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The Sunday Read: ‘The Battle for the Mural — and the Future of Belarus’

The Daily

The New York Times

News, Daily News

4.597.8K Ratings

🗓️ 10 April 2022

⏱️ 113 minutes

🧾️ Download transcript

Summary

For more than two decades, Belarus existed in an equilibrium of quiet authoritarianism. If the government’s repressions didn’t directly touch them, most Belarusians tolerated them. But over the course of 2020, the country’s history and identity, which never much interested a majority of people who lived there, became something they would sacrifice their lives for. Sarah A. Topol explores the battle over a political mural in a public park in Minsk and considers the future of Belarus. As a remarkable campaign of defiance against an increasingly totalitarian regime, the mural is an emblem of strength and a call for change — but to what end?

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0:00.0

Hi, my name is Sarah Topol and I'm a contributing writer for the New York Times magazine.

0:11.7

For nearly three decades, Belarus has been under the control of an authoritarian president

0:17.4

named Alexander Lukashenko.

0:20.4

Up until 2020, Belarusians for the most part were pretty politically apathetic, content

0:27.0

with things as long as the economy functioned.

0:29.9

There was a kind of agreement that the state provided for the citizens.

0:34.6

The minority opposition that did exist was unpopular.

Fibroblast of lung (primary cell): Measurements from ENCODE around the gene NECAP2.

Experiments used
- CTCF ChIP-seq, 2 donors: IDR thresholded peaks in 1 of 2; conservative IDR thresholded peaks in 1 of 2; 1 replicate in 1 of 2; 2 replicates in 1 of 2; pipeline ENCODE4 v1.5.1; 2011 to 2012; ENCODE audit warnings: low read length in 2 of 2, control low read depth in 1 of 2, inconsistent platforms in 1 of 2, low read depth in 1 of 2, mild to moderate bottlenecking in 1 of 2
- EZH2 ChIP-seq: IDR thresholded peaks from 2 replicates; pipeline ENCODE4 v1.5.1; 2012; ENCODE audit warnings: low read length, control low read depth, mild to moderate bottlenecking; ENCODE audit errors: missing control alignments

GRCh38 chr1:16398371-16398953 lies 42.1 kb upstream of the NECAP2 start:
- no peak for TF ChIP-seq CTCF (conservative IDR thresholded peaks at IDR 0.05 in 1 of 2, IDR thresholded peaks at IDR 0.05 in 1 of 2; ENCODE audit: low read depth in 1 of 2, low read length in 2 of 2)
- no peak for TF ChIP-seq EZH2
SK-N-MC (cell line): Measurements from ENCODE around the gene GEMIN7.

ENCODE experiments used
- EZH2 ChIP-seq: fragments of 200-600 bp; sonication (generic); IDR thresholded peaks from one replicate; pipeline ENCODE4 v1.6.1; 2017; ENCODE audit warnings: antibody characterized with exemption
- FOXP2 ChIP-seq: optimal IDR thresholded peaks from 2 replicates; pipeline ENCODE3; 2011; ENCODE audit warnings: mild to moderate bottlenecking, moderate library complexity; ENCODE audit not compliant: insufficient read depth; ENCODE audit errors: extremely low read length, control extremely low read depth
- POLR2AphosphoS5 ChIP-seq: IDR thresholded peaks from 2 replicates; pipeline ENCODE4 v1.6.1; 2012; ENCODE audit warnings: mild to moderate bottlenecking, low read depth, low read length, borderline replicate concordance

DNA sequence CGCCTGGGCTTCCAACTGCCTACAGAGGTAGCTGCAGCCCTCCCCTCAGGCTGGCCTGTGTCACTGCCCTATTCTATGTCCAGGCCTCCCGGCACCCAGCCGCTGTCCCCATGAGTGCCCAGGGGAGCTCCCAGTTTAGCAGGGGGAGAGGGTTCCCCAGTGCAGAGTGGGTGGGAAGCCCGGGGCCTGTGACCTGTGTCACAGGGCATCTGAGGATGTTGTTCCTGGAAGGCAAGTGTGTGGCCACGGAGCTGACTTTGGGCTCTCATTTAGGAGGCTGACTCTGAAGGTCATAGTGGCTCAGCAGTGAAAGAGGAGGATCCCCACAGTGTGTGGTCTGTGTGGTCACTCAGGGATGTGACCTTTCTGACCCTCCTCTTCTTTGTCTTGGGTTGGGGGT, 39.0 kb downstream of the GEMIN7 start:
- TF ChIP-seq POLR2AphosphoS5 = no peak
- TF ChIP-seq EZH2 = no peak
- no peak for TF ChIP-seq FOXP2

0:38.8

But then COVID happened and Lukashenko denied it was happening at all, saying things like

0:44.9

you could solve it with a shot of vodka.

0:48.0

This forced people to start paying attention to things outside of their houses.

0:52.6

And they realized that Lukashenko had abandoned them.

0:56.4

The presidential election was scheduled for that summer and three new candidates who

1:01.0

no one had heard of before decided to run.

1:04.2

Remember, Lukashenko was the only president Belarus has had since 1994.

1:10.4

And soon, almost immediately thereafter, all three candidates were either arrested or

1:16.6

taken off the ballot and had fled the country or were behind bars.

1:22.2

Then Lukashenko stole the election.

1:25.1

People were furious, not even because he manipulated the count, but because he did it so blatantly.

1:32.9

They came out to protest and were met by a level of violence none of them were prepared

1:37.6

for.

1:39.3

Days of protest rocked the country.

1:41.9

The security services, known as the saliviki were brutal.

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